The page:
Facts about the Humpback Whale
Whale migration from the cold waters of Alaska when they swim to warmer climates in Mexico occurs during the fall months and then back north again in the spring. Known for their beautiful songs, Humpbacks are black or gray with white areas on the underbellys, chest, tail (also known as a fluke), and their long flippers that resemble wings. Addtionally, each whale has a unique pattern, markings and other features on their fluke which allow them to be individually indentified.
They belong to a group that is known as baleen whales denoting an anatomical feature supporting their feeding method in which water is taken into their pleated throats and expand to accommodate the volume of water. Baleen plates filter their main diet: small fish and plankton. With several different feeding methods, which, in some they work as a team encircling schools of fish with bubble walls and then swimming through the middle of the area where the fish have been herded. They're found in all oceans but the group we see in Puerto Escondido spends their time during the summer in the North Pacific off the coast of California.
As the most endangered whale, they have not become extinct as happened in the 1600's due to hunting of Gray whales in the North Atlantic. There are other areas such as Korea and Japan where the Gray whale population has come close to extinction. Thankfully, due to conservation and protection efforts mainly attributable to the international agreement of 1946 to stop hunting whales. The Blue whale, due to its speed and size, escaped extinction before modern harpoon cannons were invented. In 1966 they too gained international protection and remain on the endangered species list. It is estimated that the current worldwide population has increased to approximately 15,000. For perspective, it is estimated that 29,649 blue whales were taken at its peak year of 1931. Approximately 2,000 blue whales migrate from California to Mexico and Costa Rica in the autumn months.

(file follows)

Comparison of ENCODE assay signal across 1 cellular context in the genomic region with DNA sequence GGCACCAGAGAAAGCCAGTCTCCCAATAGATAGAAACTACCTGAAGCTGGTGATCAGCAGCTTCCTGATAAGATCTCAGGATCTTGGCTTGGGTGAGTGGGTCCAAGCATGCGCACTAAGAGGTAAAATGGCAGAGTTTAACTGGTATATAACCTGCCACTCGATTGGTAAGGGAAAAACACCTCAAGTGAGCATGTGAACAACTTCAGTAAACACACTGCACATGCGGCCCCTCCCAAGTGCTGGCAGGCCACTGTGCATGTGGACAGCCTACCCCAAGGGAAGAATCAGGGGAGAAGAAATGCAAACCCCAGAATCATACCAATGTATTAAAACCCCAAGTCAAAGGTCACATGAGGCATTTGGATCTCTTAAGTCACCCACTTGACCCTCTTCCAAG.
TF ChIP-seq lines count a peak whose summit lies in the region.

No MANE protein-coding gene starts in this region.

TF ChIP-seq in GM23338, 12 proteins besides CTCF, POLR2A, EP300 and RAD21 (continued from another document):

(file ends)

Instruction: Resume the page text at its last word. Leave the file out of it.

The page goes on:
Interestingly, in 1998 the Native American Group, the Makah Indians had a treaty, dating back to 1855, reinstated whereby they are able to take 20 whales over the following 5 years. They are an integral part of the Makah culture but the reinstatement has caused controversy with environmentalists who fear this will encourage the hunting of other marine mammals.
Blue whales and gray whales are also known to winter in the Pacific off the coast of California and Mexico. Gray's typically have the longest migration routes of all whales as their favorite feeding grounds are far north in Artic areas. Blue whales are the largest mammal in the world with reported sightings 100 feet long though the average seems to be between 75 and 85 feet long with a heart that is as big as a volkswagen bug. They are baleen whales with grooves extending from the throat to the navel.
As mammals, they nurse and provide milk to their young typically for one to two years depending on the length of time it takes to be able to survive on their own.
Recent news about whales
The New York Times recently reported about the relationship and interactions between whales and humans. The first part of the article discusses how modern sonar, seismology tests and other noise pollution in the water are causing strandings, beached whales and unnecessary deaths. Results of the examinations showed bleeding around the brains and ears of the whales and it's speculated that, in an attempt to avoid the noise the whales rapidly ascended or descended resulting in the bends. Research from Baja's western coast indicates that gray whales are attempting to socially interact with humans. It is known that they teach and learn, can recognize their family and friends miles away with their unique communication and they demonstrate an ability to cooperate whether it is to catch food or defend themselves from predators and enemies such as orcas and pilot whales. In Baja, it is said, the gray whales will "come right up to boats, let people touch their faces, give them massages, rub their mouths and tongues."
Video of whales from our living room in Puerto Escondido, Oaxaca Mexico- QuickTime req'd